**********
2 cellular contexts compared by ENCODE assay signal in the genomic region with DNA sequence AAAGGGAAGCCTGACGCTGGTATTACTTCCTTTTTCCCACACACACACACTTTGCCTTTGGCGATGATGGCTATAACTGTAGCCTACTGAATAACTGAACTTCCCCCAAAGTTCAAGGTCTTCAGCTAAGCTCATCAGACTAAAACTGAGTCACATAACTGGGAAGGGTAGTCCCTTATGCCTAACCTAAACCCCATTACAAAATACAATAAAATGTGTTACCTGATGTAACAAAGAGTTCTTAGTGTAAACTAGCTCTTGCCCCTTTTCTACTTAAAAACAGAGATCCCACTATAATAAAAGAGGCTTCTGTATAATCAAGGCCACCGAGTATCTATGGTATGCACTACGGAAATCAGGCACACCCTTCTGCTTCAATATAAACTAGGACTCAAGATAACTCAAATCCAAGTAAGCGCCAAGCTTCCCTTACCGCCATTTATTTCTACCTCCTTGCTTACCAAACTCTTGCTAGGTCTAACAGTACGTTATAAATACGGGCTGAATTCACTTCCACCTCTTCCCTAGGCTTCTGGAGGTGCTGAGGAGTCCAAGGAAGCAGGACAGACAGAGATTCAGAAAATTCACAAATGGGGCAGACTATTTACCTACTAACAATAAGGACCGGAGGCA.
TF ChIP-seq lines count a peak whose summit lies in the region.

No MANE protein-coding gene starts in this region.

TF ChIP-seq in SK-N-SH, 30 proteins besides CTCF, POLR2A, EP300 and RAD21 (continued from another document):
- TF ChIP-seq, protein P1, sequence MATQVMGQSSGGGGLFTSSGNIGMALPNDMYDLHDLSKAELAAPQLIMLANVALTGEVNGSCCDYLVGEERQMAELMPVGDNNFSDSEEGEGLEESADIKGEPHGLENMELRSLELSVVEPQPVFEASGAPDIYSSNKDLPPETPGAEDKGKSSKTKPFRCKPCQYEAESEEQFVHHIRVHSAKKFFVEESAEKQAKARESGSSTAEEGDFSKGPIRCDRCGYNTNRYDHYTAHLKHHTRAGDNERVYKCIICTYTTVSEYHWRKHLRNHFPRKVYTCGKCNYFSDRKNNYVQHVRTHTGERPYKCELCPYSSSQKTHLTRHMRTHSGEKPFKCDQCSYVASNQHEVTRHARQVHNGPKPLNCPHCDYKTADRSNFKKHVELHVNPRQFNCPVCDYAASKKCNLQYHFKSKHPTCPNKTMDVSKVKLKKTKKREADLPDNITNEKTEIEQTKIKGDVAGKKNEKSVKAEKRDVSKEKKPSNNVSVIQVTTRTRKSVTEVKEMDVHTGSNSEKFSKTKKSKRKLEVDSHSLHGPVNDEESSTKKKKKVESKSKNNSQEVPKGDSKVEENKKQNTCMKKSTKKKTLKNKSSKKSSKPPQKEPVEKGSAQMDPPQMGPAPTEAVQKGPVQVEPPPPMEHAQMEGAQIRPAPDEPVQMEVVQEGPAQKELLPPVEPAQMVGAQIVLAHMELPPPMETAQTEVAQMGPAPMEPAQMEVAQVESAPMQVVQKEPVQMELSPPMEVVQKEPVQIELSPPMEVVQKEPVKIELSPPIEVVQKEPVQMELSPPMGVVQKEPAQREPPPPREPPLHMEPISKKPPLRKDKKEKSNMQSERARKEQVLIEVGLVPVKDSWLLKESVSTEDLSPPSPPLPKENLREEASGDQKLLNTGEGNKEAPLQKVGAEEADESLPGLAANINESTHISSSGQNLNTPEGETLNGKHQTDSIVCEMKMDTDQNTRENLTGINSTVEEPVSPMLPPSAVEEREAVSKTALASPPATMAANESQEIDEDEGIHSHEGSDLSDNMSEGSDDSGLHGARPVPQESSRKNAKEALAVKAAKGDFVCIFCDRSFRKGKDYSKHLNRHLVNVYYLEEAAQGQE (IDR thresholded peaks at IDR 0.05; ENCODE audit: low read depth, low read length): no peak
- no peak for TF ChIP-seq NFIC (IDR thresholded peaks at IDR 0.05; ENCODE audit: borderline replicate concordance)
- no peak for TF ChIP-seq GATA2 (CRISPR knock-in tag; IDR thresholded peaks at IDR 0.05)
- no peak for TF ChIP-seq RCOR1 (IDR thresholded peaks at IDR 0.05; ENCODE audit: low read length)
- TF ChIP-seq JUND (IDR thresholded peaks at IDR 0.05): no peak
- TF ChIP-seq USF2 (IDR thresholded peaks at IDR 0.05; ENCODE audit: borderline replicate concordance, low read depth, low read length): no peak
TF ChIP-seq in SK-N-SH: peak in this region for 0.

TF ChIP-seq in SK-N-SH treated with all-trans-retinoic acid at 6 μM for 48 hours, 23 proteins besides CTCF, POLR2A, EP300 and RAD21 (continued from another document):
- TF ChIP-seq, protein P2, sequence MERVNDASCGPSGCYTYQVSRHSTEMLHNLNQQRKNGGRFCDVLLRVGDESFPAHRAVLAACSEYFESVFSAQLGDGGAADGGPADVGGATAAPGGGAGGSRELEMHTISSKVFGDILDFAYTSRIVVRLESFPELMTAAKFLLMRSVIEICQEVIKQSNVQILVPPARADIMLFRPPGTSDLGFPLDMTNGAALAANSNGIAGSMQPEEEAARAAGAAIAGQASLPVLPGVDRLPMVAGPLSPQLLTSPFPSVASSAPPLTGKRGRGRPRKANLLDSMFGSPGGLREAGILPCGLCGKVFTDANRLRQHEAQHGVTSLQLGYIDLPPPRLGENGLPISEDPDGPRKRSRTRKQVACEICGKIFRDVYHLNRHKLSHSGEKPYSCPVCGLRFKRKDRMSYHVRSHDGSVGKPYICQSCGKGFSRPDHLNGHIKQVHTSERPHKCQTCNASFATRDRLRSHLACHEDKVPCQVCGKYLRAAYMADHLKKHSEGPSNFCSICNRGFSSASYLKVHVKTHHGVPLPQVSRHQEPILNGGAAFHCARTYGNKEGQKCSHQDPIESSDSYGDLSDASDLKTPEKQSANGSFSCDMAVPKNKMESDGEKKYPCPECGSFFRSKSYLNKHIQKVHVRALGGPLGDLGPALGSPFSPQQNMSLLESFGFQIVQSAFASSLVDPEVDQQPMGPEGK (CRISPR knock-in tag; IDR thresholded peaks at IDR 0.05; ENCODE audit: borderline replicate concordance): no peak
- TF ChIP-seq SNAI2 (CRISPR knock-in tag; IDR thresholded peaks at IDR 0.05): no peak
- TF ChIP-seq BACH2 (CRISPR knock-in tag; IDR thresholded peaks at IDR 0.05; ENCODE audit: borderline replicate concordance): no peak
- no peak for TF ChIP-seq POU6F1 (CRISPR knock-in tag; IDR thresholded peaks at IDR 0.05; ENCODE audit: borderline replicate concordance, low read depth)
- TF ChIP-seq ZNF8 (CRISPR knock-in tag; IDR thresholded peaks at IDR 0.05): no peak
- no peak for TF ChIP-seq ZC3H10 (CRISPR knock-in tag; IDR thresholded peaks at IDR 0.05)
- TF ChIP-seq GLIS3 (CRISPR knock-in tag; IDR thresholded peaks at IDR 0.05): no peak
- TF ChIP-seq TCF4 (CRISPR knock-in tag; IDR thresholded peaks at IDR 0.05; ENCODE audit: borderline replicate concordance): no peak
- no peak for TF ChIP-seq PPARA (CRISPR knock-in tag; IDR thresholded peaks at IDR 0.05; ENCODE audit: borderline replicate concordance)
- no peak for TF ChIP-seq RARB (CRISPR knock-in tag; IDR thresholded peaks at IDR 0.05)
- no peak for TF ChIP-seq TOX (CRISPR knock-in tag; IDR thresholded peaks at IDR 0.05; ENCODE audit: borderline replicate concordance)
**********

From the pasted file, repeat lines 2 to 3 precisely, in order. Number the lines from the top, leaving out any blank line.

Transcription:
TF ChIP-seq lines count a peak whose summit lies in the region.

No MANE protein-coding gene starts in this region.